John Lewis’s “Good Trouble” lecture encourages UMD to act against injustice

By Maria Trovato.

U.S. Rep. John Lewis (D-GA) and Andrew Aydin, political figures and co-authors of the graphic novel trilogy, March, gave a lecture Oct. 12 entitled “Good Trouble,” to a group of about 400 people in the University of Maryland Memorial Chapel.  Their speeches stressed the importance of youth organization, protest, and participation in democracy.

As the former chairman of the Southern Nonviolent Coordinating Committee and one of the “Big Six” organizers of the March on Washington, John Lewis has been protesting the injustices around him since he was a teenager. The congressman spoke about his childhood and first becoming involved in the fight for racial justice.

“I truly believe that I was guided by what I call the spirit of history,” he said. “I was inspired to get involved.”

Lewis reflected on the profound injustices that forced him and many others to act. He recalled friends being murdered for exercising their right to free speech and the lack of rights for African Americans in general.

“Just think,” he said. “In 1963, in 1964, in 1965, people of color could not register to vote; they were not allowed to participate in the democratic process…. How [could] Kennedy send troops to Vietnam yet he [could not] send troops to Selma to protect people who only want to register to vote?”

Lewis discussed his time registering people to vote for the Mississippi Freedom Summer, organizing the March on Washington, and being brutally attacked when marching in Selma during “Bloody Sunday.” He recounted being arrested over 50 times, being called a “trouble-maker.” His most prominent message, however, stressed the need for everyone, especially the youth, to stand up against the current injustices taking place, persevere with nonviolence, and make “good trouble.”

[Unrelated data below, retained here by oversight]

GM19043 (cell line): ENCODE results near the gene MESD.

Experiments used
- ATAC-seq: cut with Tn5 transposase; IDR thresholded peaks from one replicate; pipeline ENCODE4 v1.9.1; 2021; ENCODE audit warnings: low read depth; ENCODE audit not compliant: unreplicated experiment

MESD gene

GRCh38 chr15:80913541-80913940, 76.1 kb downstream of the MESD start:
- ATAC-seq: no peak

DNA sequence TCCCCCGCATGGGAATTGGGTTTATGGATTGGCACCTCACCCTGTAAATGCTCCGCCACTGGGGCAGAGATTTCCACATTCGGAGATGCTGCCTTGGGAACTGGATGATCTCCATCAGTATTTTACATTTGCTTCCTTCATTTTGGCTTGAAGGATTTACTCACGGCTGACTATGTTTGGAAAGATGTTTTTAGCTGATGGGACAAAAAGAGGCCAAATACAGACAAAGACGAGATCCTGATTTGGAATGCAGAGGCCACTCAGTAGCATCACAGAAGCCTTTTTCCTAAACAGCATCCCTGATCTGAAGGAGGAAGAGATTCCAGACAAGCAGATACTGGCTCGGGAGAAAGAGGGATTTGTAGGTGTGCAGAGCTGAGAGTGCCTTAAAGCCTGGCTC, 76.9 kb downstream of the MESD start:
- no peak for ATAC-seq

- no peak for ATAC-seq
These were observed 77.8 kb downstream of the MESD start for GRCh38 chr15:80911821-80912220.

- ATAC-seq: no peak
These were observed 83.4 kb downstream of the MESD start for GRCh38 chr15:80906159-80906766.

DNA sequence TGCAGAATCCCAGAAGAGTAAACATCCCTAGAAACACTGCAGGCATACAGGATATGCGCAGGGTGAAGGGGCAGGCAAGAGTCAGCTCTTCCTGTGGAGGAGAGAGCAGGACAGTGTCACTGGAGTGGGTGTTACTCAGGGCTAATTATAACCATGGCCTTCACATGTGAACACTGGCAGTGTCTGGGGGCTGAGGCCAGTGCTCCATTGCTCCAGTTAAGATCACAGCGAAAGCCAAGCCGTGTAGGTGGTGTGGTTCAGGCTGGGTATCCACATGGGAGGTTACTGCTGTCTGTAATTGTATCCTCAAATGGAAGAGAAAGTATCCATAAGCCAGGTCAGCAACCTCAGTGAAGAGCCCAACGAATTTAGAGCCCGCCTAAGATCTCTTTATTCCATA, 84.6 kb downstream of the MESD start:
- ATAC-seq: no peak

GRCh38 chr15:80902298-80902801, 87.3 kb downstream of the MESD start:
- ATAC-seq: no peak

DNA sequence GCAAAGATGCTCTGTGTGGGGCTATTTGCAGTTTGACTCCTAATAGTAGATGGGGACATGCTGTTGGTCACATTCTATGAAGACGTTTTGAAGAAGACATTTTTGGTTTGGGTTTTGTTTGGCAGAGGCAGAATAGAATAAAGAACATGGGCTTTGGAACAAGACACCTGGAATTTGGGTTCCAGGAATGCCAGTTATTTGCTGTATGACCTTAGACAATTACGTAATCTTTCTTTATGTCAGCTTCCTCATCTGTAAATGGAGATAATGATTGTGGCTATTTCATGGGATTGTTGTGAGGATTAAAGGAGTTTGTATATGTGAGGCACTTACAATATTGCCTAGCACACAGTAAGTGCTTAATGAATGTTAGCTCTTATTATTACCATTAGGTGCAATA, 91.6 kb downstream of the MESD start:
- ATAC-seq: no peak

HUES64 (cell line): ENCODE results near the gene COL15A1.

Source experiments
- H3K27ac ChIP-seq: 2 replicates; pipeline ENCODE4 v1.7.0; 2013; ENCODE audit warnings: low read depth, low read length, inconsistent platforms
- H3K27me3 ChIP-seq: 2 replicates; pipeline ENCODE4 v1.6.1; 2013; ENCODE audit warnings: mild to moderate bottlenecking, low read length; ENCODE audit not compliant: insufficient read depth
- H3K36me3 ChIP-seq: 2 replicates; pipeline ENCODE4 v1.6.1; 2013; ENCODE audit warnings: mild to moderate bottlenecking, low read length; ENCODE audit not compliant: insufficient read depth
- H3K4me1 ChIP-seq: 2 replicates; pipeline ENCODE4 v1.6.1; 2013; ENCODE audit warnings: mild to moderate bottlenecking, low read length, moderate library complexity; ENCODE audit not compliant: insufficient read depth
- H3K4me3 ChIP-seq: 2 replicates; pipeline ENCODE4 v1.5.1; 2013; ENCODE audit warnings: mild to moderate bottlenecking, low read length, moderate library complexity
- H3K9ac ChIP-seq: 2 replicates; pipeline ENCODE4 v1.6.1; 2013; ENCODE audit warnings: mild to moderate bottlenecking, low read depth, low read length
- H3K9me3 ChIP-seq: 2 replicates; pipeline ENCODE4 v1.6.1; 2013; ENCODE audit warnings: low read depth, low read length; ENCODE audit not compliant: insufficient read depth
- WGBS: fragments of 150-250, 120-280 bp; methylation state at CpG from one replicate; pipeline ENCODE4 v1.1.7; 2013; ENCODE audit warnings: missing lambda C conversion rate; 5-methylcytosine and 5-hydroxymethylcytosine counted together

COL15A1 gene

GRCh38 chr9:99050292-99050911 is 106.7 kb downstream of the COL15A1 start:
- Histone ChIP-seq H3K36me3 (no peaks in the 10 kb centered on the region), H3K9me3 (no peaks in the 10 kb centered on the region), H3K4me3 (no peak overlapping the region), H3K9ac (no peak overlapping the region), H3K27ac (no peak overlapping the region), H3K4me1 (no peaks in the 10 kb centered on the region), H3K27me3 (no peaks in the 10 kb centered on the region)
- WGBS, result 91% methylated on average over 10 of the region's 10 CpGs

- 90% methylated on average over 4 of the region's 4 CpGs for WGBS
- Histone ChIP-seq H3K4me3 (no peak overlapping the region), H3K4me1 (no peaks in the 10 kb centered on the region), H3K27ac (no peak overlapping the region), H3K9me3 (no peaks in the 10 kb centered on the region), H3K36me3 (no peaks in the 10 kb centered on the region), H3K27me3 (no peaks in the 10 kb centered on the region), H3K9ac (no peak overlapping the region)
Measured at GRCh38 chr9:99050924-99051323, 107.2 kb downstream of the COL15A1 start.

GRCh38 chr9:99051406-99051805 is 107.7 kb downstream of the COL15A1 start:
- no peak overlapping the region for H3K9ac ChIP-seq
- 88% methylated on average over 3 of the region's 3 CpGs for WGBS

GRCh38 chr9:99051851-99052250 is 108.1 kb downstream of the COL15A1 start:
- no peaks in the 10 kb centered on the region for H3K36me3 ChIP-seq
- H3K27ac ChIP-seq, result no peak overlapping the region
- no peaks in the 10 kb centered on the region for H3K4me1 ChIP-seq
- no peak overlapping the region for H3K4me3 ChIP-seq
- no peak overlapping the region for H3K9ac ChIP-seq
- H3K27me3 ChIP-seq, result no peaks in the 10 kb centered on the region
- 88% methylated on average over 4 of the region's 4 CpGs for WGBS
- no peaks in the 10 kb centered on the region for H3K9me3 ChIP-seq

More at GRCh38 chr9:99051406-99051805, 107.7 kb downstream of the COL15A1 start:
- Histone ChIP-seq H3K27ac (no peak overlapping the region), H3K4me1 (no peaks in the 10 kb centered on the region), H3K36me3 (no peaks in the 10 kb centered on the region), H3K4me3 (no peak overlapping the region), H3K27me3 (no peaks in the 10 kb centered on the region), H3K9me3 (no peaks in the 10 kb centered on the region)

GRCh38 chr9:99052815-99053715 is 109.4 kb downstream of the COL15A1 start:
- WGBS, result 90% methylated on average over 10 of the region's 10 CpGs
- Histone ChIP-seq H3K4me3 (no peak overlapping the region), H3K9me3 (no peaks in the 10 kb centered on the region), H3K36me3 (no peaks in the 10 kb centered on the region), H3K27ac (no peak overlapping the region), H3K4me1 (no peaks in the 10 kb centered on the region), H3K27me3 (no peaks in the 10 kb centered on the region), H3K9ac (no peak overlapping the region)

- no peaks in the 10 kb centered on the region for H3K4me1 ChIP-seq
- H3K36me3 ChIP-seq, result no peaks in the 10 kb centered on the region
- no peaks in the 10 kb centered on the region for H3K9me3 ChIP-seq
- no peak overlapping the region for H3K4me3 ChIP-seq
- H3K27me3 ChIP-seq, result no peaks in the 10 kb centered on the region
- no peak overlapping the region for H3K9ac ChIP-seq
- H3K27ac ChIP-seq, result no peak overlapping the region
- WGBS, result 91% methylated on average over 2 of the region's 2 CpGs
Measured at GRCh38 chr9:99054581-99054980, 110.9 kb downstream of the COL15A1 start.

“In America, we have to the right to protest what is right; it is a right guaranteed in the first amendment of our constitution.” he said. “Never ever give up, never ever give in. Keep your eyes on the prize, be hopeful, be optimistic and participate in the political process. You must — people die for the right to vote.”

After Lewis had finished, Aydin followed with his own speech. Aydin is a comic writer and the Digital Director and Policy Adviser to Lewis. He discussed working with John Lewis and coming up with the idea for the graphic novel trilogy, March. While untraditional, he saw the novel as a way to reach out to and inform youth about the Civil Rights Movement and inspire more students to get involved. Like Lewis, he encouraged students in the audience to speak up for justice and organize.

“Today, we still have the NAACP, we still have the SCLC, but what do we not have?” he asked.  “We don’t have SNCC… What we are missing are the students. And it’s changing…. I have seen more protests in the last year than I have in the last 10 years before. But the students have to organize. They have to come together to create solid organization with a structure that allows them to negotiate the powers that be. And there’s never been a more important time to have those students to put pressure on the government.”

He ended the lecture with a final encouragement to the audience, saying, “Join us, march.”

Featured image by Maria Trovato.


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